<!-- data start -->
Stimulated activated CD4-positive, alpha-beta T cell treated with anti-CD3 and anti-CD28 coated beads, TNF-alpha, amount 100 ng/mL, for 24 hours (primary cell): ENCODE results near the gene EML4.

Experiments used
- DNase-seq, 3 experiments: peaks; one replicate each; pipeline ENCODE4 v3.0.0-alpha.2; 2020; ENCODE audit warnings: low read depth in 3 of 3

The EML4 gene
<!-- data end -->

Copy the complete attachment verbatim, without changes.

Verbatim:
Stimulated activated CD4-positive, alpha-beta T cell treated with anti-CD3 and anti-CD28 coated beads, TNF-alpha, amount 100 ng/mL, for 24 hours (primary cell): ENCODE results near the gene EML4.

Experiments used
- DNase-seq, 3 experiments: peaks; one replicate each; pipeline ENCODE4 v3.0.0-alpha.2; 2020; ENCODE audit warnings: low read depth in 3 of 3

The EML4 gene